• GUI file: This file contains the code for the graphical user interface.

## Example Program Structure

Main Script:

 % Main script for running the optimization clear; clc; % Load material data load('MaterialFile.mat'); % Define initial guess and bounds x0 = [0.5, 1.0, 0.01]; lb = [0.1, 0.1, 0.001]; ub = [2.0, 5.0, 0.1]; % Define parameters P = 100; % Pressure in bars C = 1000; % Capacity in litres nd = 2; % Factor of safety LT_c = 10; % Max length in meters H_c = 3; % Max height in meters % Run optimization options = optimoptions('fmincon', 'Display', 'iter'); [x_opt, fval] = fmincon(@(x) vesselOptimization(x, P, C, nd, LT_c, H_c), x0, [], [], [], [], lb, ub, [], options); % Display results disp('Optimal dimensions:'); disp(['ri = ', num2str(x_opt(1)), ' m']); disp(['L = ', num2str(x_opt(2)), ' m']); disp(['t = ', num2str(x_opt(3)), ' m']); 

Function File (vesselOptimization.m):

 function [f, constraints] = vesselOptimization(x, P, C, nd, LT_c, H_c) % x contains the design variables: [ri, L, t] ri = x(1); L = x(2); t = x(3); % Calculate derived quantities Vi = pi * ri^2 * L + 4 * pi * ri^3 / 3; sigma_allowable = Sy / nd; sigma_vonMises = sqrt((sigma_t - sigma_r)^2 + (sigma_t - sigma_l)^2 + (sigma_l - sigma_r)^2) / sqrt(2); % Constraints constraints = [ sigma_vonMises - sigma_allowable; % Stress constraint Vi - C; % Volume constraint LT - LT_c; % Overall length constraint H - H_c; % Overall height constraint md - max_mass % Mass constraint ]; % Objective (e.g., minimize mass) f = Vmat * density; end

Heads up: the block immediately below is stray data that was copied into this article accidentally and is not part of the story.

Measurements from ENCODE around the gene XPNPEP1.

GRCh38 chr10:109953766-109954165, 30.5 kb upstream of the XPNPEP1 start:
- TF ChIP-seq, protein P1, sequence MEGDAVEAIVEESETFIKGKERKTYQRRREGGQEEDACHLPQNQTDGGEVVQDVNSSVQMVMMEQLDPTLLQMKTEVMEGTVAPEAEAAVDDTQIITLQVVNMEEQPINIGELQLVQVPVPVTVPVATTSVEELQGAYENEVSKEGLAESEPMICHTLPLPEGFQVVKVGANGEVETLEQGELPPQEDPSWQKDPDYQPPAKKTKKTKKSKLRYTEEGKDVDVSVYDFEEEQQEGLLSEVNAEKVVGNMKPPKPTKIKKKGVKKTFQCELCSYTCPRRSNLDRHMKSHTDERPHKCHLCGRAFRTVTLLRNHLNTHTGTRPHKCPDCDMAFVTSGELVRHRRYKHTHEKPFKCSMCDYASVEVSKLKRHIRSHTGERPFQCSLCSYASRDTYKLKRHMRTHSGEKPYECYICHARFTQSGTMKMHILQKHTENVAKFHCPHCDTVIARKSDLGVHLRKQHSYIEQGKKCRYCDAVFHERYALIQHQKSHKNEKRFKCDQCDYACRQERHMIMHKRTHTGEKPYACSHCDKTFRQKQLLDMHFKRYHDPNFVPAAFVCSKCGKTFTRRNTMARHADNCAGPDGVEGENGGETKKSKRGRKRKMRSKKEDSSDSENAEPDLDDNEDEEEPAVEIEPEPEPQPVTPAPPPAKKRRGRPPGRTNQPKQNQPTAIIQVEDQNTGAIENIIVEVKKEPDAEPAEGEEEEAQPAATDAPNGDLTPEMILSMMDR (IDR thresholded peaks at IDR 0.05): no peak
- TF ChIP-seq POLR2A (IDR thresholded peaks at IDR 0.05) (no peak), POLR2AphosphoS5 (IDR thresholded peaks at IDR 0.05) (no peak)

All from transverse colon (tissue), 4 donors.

GUI File (runOptimizationApp.m):

 function runOptimizationApp fig = uifigure('Name', 'Pressure Vessel Optimization'); % Create input fields lblPressure = uilabel(fig, 'Position', [10 350 100 22], 'Text', 'Internal Pressure (bar):'); edtPressure = uieditfield(fig, 'numeric', 'Position', [120 350 100 22]); lblCapacity = uilabel(fig, 'Position', [10 320 100 22], 'Text', 'Capacity (litres):'); edtCapacity = uieditfield(fig, 'numeric', 'Position', [120 320 100 22]); lblFoS = uilabel(fig, 'Position', [10 290 100 22], 'Text', 'Factor of Safety:'); edtFoS = uieditfield(fig, 'numeric', 'Position', [120 290 100 22]); lblLT_c = uilabel(fig, 'Position', [10 260 100 22], 'Text', 'Max Length (m):'); edtLT_c = uieditfield(fig, 'numeric', 'Position', [120 260 100 22]); lblH_c = uilabel(fig, 'Position', [10 230 100 22], 'Text', 'Max Height (m):'); edtH_c = uieditfield(fig, 'numeric', 'Position', [120 230 100 22]); % Create run button btnRun = uibutton(fig, 'Position', [10 200 100 22], 'Text', 'Run Optimization', ... 'ButtonPushedFcn', @(btn, event) runOptimization(edtPressure.Value, edtCapacity.Value, edtFoS.Value, edtLT_c.Value, edtH_c.Value)); % Create output display txaOutput = uitextarea(fig, 'Position', [10 10 380 180], 'Editable', 'off'); % Callback function for the run button function runOptimization(P, C, nd, LT_c, H_c) % Call the optimization solver options = optimoptions('fmincon', 'Display', 'iter'); [x_opt, fval] = fmincon(@(x) vesselOptimization(x, P, C, nd, LT_c, H_c), x0, [], [], [], [], lb, ub, [], options); % Display the results txaOutput.Value = sprintf('Optimal dimensions: ri = %.2f, L = %.2f, t = %.2f\n', x_opt(1), x_opt(2), x_opt(3)); end end 

## Conclusion

By following these guidelines, you can effectively solve engineering design optimization problems in MATLAB. From understanding the fundamentals to developing a user-friendly GUI, this comprehensive approach ensures you can tackle even the most complex optimization challenges. Remember to validate your code and results thoroughly to ensure accuracy and reliability. Good luck with your matlab assignments!